After a short intro to level art, I wanted to explore more thoroughly the creation of an environment in Subaeria. I’m not an architect -and probably never will be-, but this discipline fascinates me by its multiple aspects of both art and engineering. I think there is a very interesting link between architecture and level art.
Creating a game environment is a subtle balance between the beautiful and the useful. The environment must be pleasant to discover, and the player’s progression through it can’t be hindered by the objects used to decorate it. Architecture inspires me quite a bit because it attempts to answer the same problem of duality between form and function in a space.
“Creating a game environment is a subtle balance between the beautiful and the useful”
This principle of form associating with function, central in architecture, is very useful in the creation of an environment. It says that a building is not only a sculpture but is first and foremost a functional space, be it a train station, a university campus or a house. In a game, the environment establishes the mood of a place as well as its emotion. Additionally, like in architecture, these locations also have a function within a game, like the staging of a challenge to overcome for the player. That being said, the form and the function shouldn’t be dissociated and, for me the whole challenge of level art is to infuse a mood to the scene, and if possible to add to the experience of the player.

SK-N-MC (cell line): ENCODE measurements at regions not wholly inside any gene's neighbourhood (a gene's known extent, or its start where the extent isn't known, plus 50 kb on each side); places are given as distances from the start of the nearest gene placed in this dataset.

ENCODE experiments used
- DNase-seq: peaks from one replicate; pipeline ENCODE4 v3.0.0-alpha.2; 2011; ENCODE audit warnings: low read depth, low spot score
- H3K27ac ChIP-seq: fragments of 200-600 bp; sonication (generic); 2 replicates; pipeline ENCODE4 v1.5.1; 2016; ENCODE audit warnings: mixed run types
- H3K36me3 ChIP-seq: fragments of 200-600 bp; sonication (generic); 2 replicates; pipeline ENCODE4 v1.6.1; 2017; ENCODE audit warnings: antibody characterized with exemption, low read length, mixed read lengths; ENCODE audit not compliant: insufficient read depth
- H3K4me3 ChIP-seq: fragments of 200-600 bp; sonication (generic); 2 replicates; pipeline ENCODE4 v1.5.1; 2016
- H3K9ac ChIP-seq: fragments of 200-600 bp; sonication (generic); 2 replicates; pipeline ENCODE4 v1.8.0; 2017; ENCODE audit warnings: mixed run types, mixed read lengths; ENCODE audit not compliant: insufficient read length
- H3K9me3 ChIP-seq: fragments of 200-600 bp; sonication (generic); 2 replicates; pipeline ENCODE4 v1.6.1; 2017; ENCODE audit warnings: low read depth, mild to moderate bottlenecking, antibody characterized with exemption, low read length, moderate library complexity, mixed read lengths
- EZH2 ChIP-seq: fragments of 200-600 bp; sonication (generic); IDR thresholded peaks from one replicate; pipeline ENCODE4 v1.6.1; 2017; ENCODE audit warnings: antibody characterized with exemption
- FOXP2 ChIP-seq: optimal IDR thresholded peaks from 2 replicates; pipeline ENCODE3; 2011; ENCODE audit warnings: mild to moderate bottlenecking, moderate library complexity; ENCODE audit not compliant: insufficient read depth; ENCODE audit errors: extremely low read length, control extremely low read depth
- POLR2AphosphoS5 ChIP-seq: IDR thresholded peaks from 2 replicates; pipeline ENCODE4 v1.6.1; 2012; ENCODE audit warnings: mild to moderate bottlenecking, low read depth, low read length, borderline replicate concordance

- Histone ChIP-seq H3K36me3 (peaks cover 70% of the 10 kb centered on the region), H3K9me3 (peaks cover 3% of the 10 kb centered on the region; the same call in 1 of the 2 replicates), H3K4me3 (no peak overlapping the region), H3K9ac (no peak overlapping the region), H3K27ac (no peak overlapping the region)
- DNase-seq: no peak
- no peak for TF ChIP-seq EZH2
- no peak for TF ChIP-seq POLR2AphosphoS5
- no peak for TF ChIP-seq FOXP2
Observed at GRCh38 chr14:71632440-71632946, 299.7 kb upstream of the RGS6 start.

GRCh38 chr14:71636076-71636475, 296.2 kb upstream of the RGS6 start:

In Subaeria, the function of each room is imposed by the level design. Every room is a puzzle that the player must solve by manipulating different parts of a system. It’s composed of robots, traps, boxes… Changing a piece of this system can have very negative effects for the puzzle, potentially making it impossible to complete.
I see level art as a way of aiding the player in the understanding of the puzzle’s structure. That is achieved with very thorough work on the lighting and placement of key objects. It’s very similar to the composition of an image in painting or photography.
Let’s use the room above as an example. It’s composed of multiple groups of robots, each madeup of one fixed turret and one other robot patrolling around it (Figure 1). Three of the groups are placed in an equilateral triangle shape at the center of the room (Figure 2). To aid in the understanding of the puzzle, I’m going to highlight this triangular form by placing objects in the blue zones (Figure 3). To accentuate this effect even more, I’ll place some lighting above each group of enemies (Figure 4).
What I find fascinating in this (you’d certainly say I’m a little crazy), is that all these efforts affect the player subconsciously, but can have a great effect on his experience of Subaeria. In my next post I’ll cover my tips and tricks on creating great level art and influencing the player as he progresses through the environment.
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